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Okinawa is the southernmost prefecture in Japan and one of the most popular tourist destinations in the country. The island chain, consisting of 49 inhabited and 111 uninhabited islands, is blessed with a balmy subtropical climate and flourishing coral reefs around its beautiful shores. In addition to the paradisiacal island culture, Okinawa boasts a rich and complex history. Swimming, diving, and snorkeling rank high among the many things to do in Okinawa, but during your stay stray away from the resort-ready beaches and discover the unique culture of the region through visits to historic Ryukyu sites and theme parks that showcase the many facets of Okinawa's vibrant character.
The Okinawa prefecture can be divided into 3 main island groups: the Okinawa Islands, the Miyako Islands, and the Yaeyama Islands. The main island of Okinawa Island, home to the capital and several natural and historic attractions, is most commonly visited by tourists.
Okinawa Island - Okinawa Main Island, or Okinawa Honto, is the largest and most populous island in the prefecture. The former center of the Ryukyu Kingdom, the island is now home to the capital city of Naha and several US military bases. The incredible Churaumi Aquarium, Shuri Castle, and the Blue Cave are some of the island's main attractions, along with Cornerstone of Peace, which memorializes the lives lost during the Battle of Okinawa in 1945, and Sefa Utaki, a sacred site of the indigenous Okinawan religion.
Miyako Island - The focal point of the Miyako Islands, Miyako Island itself is most famous for its postcard-perfect beaches. The white-sand beaches of Maehama, Yoshino, and Sunayama Beaches are considered among the most beautiful in Japan. Head to Maehama Beach for gentle waves suited for swimming and other water activities, and visit Yoshino Beach for snorkeling among a vibrant coral reef.
Yaeyama Islands - Ishigaki Island is the most populous of the Yaeyama Islands and serves as the region's transportation hub. Nearby Iriomote Island is home to the Iriomote National Park, which consists of dense jungle and mangrove forests which can be explored by kayak. Tatetomi Island, just off the coast of Ishigaki, is famed for its impeccably preserved traditional Ryukyu village.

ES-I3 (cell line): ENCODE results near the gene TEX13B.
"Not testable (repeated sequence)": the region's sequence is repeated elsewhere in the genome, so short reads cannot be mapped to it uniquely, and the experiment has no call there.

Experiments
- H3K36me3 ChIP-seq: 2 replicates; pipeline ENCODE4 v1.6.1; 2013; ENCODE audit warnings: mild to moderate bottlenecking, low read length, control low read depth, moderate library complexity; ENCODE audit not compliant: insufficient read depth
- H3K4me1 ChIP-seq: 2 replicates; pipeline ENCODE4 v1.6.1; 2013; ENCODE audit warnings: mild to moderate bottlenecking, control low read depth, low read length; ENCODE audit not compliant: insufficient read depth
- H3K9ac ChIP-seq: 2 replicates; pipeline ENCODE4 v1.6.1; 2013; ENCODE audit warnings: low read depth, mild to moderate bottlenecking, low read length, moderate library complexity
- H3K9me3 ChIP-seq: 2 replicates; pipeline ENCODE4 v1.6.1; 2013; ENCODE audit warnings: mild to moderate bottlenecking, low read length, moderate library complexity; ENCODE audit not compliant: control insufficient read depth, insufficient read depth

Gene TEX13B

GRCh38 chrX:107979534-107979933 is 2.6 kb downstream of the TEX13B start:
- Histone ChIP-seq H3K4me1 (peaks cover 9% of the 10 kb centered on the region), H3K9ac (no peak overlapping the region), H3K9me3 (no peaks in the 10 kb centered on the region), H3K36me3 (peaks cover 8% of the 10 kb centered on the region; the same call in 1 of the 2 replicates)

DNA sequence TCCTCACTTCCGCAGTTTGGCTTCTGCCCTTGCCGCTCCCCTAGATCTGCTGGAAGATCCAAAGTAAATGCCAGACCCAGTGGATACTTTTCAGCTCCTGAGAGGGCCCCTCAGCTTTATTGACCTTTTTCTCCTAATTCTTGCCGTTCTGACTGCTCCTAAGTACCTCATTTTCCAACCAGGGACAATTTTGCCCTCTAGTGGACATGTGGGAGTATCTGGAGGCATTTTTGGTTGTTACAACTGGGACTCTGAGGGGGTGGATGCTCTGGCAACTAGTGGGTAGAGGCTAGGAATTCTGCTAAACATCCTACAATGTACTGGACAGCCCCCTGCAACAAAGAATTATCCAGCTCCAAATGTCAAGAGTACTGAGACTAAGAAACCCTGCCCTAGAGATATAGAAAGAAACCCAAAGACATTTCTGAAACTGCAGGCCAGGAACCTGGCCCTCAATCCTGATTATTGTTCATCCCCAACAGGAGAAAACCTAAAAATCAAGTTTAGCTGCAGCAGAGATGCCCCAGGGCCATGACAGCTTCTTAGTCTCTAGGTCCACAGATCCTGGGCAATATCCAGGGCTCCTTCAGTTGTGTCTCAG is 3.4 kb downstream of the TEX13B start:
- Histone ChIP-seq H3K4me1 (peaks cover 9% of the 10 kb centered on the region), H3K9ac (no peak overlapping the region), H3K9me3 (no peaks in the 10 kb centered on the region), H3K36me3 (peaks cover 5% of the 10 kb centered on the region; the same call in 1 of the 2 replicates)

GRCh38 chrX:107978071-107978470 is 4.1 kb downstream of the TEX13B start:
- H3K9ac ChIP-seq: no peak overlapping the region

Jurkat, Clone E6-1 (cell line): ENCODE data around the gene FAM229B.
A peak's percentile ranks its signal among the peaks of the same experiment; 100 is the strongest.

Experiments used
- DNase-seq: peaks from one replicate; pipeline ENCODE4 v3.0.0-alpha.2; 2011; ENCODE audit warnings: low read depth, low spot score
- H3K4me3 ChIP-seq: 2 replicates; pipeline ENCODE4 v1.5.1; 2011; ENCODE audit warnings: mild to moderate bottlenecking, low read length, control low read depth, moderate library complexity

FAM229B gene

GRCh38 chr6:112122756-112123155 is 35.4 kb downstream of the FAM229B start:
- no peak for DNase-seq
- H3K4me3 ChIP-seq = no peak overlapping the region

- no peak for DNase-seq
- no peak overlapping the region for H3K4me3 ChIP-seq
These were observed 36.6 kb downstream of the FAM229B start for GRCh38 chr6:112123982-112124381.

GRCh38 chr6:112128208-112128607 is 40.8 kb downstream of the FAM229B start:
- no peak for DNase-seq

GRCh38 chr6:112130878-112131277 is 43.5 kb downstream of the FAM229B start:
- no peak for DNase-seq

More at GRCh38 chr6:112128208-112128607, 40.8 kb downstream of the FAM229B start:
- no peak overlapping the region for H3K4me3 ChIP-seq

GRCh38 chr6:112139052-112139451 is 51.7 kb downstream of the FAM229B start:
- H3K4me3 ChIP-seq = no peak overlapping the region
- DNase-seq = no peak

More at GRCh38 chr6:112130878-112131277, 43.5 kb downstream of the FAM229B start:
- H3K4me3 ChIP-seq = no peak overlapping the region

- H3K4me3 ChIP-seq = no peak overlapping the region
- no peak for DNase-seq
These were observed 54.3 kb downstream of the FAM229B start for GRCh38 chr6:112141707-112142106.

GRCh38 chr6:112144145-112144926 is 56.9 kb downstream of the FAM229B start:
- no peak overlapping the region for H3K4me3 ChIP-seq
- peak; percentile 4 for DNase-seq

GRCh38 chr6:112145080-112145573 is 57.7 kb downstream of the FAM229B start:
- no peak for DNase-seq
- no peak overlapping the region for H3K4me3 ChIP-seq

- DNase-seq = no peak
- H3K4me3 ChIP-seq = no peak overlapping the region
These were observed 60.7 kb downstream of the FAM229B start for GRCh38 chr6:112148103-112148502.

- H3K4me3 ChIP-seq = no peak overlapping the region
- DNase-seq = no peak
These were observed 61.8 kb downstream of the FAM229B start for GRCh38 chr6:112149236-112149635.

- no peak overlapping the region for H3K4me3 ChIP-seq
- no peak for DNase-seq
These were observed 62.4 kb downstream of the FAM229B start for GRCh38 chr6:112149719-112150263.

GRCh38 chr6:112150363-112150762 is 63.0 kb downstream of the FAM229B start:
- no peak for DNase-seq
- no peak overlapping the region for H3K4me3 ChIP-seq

The Churaumi Aquarium, located inside Ocean Expo Park on Okinawa Island, is one of the largest aquariums in the world, with a main tank that holds nearly 2 million gallons of water. See giant whale sharks and graceful manta rays in the main Kuroshio Tank, or explore the marine diversity of Okinawa over 3 floors of exhibits. Delve into the heritage of Okinawa as well with a visit to the Ryukyu Shuri Castle, a UNESCO World Heritage Site, or Okinawa World, a theme park focused on Okinawan culture, the massive Gyokusendo Cave, and the endemic snakes of Habu Park.
Okinawa is the place to go for some good old rest and relaxation in the sun. While each of the islands feature breathtaking beaches, Miyako Island is home to some of the prefecture's most amazing shores perfect for snorkeling, swimming, and soaking in the sun. The best-known beaches of Okinawa Main Island include the long Manza Beach, gorgeous Moon Beach, and the quiet Okuma Beach. Diving and snorkeling are popular water activities in the area, thanks to Okinawa's abundance of incredible coral reefs, and the Blue Cave on Cape Maeda features mesmerizing underwater landscapes that even beginner divers can explore with ease. Visit the city of Nago for opportunities to go paddleboarding or sea-kayaking in Nago Bay, and make a stop at the Nago Pineapple Park for a taste of the fresh and juicy fruit. In addition to its beautiful beaches, Okinawa is packed with unique history and culture. Learn about the Ryukyu Kingdom that reigned in the region from 1429 to the 17th century, when the kingdom was placed under Japanese control, and Okinawa's role during World War II, including the sobering effects the war had on the islands. Sites like the Shuri Castle, the Ryukyu Mura theme park, Tamaudun mausoleum, and Peace Memorial Park reveal the complicated and nuanced history of the Okinawa prefecture.